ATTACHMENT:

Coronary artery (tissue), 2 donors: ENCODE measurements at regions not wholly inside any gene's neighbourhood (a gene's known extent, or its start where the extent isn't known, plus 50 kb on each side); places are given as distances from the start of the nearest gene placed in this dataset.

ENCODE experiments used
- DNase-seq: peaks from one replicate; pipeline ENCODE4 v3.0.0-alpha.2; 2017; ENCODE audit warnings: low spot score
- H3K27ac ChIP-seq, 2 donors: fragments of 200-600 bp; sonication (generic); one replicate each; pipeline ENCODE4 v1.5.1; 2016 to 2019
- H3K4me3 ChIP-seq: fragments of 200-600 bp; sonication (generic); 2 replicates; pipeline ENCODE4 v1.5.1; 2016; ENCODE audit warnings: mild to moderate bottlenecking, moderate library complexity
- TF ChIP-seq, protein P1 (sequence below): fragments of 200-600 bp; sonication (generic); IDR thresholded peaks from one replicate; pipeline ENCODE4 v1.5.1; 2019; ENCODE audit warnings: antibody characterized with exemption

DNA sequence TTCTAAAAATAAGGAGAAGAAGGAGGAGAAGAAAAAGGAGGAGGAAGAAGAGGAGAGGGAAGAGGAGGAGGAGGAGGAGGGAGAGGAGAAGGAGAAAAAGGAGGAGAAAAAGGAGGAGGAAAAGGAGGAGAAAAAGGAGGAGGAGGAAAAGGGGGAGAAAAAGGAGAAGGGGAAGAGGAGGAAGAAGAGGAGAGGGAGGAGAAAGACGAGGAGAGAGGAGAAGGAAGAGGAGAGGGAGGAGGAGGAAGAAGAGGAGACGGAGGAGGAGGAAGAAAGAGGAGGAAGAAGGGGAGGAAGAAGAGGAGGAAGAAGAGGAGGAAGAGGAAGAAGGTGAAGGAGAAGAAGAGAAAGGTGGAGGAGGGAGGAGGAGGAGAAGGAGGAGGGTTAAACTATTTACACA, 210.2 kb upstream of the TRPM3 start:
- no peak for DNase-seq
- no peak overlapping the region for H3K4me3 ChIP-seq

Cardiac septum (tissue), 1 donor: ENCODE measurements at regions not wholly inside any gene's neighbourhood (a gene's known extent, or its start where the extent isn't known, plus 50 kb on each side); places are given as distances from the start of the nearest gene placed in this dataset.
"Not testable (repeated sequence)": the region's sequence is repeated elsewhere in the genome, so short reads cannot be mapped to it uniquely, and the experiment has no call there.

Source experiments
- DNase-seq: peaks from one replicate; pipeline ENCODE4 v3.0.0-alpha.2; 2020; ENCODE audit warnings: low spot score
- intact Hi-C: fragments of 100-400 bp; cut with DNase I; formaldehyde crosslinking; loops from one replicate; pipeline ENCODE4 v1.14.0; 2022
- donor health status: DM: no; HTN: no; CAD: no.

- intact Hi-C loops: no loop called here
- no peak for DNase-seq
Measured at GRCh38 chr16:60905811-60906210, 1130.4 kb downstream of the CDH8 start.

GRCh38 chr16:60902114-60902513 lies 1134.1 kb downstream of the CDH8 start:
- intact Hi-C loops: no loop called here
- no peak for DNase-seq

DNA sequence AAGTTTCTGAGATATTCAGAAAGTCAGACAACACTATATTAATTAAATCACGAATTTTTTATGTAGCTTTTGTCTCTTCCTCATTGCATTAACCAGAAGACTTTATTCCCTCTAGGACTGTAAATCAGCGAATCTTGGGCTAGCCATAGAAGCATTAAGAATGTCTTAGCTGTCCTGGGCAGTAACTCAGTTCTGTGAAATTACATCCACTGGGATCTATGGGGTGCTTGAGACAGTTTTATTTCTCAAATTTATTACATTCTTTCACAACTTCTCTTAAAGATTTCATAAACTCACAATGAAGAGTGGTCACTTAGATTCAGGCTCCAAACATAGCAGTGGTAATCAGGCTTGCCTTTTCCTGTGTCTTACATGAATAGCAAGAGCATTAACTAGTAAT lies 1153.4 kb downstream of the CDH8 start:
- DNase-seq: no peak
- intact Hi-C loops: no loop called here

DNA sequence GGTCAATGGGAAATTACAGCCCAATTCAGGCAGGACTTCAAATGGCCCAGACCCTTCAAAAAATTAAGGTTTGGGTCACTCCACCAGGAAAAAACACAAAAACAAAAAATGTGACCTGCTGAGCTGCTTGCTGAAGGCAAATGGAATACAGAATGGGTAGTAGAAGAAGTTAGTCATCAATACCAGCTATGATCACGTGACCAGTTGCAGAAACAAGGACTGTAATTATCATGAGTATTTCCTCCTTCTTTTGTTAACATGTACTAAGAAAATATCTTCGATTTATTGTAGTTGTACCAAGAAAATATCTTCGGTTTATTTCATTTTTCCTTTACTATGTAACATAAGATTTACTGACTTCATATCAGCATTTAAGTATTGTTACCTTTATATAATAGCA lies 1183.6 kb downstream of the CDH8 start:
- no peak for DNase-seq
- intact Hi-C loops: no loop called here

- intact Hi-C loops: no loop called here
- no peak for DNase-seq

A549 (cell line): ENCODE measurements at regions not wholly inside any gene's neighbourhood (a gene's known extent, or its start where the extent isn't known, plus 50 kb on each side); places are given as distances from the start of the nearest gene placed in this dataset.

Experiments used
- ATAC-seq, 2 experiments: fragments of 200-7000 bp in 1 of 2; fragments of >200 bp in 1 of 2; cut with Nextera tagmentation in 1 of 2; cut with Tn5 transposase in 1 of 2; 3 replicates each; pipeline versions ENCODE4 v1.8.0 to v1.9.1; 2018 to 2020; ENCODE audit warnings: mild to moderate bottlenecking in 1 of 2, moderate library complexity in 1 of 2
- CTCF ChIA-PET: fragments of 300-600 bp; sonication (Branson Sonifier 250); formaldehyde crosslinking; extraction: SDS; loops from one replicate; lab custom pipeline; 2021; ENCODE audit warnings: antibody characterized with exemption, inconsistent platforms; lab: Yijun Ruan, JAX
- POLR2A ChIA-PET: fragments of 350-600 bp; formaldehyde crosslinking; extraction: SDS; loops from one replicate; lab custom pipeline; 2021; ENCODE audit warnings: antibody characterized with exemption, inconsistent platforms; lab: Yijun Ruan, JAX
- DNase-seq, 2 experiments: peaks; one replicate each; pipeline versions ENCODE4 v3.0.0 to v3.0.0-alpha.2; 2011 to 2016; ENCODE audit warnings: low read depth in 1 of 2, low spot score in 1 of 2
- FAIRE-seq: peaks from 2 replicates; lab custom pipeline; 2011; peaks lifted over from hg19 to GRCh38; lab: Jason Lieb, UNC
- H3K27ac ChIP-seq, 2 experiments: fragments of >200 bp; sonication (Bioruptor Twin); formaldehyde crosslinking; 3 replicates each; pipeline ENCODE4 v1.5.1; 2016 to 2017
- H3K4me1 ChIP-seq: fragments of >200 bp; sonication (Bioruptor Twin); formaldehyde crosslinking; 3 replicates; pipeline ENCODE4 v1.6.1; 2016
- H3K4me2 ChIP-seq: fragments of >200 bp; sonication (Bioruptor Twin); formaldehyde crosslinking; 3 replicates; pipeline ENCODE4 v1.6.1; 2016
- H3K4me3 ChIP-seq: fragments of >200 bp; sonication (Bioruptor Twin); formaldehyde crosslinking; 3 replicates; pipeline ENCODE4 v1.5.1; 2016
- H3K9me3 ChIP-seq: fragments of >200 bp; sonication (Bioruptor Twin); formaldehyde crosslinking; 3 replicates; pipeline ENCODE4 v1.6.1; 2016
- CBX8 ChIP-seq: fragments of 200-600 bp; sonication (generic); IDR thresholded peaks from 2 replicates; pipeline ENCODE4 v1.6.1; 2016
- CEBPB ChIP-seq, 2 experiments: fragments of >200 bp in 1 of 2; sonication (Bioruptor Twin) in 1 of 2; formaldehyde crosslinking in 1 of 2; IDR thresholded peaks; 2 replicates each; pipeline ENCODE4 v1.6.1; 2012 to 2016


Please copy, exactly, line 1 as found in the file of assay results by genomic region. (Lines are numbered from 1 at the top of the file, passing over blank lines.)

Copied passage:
Coronary artery (tissue), 2 donors: ENCODE measurements at regions not wholly inside any gene's neighbourhood (a gene's known extent, or its start where the extent isn't known, plus 50 kb on each side); places are given as distances from the start of the nearest gene placed in this dataset.